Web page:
|Edition||Silent Wings 3 PWM|
|Fan Depth||25 mm|
|Fan Speed||1450 rpm|
|Fan Specialization||Inaudible Airflow|
|Air Pressure||1.79 mm H2O|
|Sound Level||16.4 dB|
|Motor Type||6-pole Motor|
|Bearing Type||Fluid Dynamic Bearing|
|Manual Speed Controller||No|
|Material||Plastic / Rubber|
|Cable length||500 mm|
|Connectors||1 x 4-pin|
Please note your statutory rights are not affected.
For further information regarding Scan's warranty procedure please see our terms and conditions
The modern PC is potentially a mass of heat output and heat production hot spots. With CPUs rated at more than 100W of heat output, single graphics boards carrying similar ratings (and people want to run two!), multiple hard drives the norm, lots of memory and mainboards covered in heatpipes to combat toasty core logic and PWM circuits, a PC appreciably warming up a room when it’s working hard is no joke.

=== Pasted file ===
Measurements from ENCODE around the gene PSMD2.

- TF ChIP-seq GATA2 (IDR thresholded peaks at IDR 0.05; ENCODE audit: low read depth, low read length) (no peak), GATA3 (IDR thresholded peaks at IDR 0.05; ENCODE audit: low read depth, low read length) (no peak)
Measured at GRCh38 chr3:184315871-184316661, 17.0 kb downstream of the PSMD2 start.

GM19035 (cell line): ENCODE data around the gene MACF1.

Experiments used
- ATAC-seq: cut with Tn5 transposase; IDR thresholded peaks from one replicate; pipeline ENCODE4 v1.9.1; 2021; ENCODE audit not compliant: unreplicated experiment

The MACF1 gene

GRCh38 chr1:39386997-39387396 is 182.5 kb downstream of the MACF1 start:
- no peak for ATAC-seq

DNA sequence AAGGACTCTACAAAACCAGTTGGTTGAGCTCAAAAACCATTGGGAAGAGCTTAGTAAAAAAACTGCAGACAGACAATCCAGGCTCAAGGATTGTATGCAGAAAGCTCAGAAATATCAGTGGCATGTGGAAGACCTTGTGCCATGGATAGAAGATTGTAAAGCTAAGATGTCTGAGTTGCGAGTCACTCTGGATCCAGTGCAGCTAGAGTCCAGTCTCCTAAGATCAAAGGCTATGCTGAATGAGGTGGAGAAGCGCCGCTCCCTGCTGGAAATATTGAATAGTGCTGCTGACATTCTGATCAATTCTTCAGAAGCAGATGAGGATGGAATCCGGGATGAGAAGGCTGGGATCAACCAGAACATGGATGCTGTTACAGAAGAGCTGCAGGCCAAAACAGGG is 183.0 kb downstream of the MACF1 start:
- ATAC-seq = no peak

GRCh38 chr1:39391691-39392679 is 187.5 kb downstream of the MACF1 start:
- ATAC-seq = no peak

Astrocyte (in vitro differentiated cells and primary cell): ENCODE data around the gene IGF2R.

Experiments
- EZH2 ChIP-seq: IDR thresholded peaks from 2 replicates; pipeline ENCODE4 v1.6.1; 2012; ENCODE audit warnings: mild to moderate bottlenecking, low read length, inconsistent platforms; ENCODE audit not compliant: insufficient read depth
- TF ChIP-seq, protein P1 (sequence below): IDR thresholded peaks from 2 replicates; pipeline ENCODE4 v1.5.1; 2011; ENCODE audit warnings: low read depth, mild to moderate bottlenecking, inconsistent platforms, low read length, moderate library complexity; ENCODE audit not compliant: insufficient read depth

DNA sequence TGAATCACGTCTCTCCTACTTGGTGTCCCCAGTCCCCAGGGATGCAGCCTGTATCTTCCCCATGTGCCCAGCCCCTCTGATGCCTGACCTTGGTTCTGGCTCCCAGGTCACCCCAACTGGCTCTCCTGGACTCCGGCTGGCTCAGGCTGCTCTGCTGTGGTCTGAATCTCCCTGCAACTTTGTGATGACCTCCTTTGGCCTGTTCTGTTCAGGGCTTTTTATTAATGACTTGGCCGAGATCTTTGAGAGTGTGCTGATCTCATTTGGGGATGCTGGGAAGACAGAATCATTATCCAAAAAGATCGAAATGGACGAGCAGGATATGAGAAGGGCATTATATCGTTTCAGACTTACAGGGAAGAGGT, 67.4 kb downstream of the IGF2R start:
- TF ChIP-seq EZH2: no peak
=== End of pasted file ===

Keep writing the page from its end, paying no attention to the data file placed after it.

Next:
Watercooling for the PC has been around for years in some form or another, for at least as long as Scan have been in business, with basic physics defining why you want to use it. That means for air cooling, to cope with increasing temperature in the heatsink you need to move the air across it faster. That is why thermostatically controlled fans in your PC will turn faster the hotter something gets.
Anybody who has been near their share of computer systems will appreciate that not all systems make the same amount of noise. There are a number of reasons for why this is so. Firstly, a computer makes noise for different reasons. Generally, anything mechanical is going to make noise.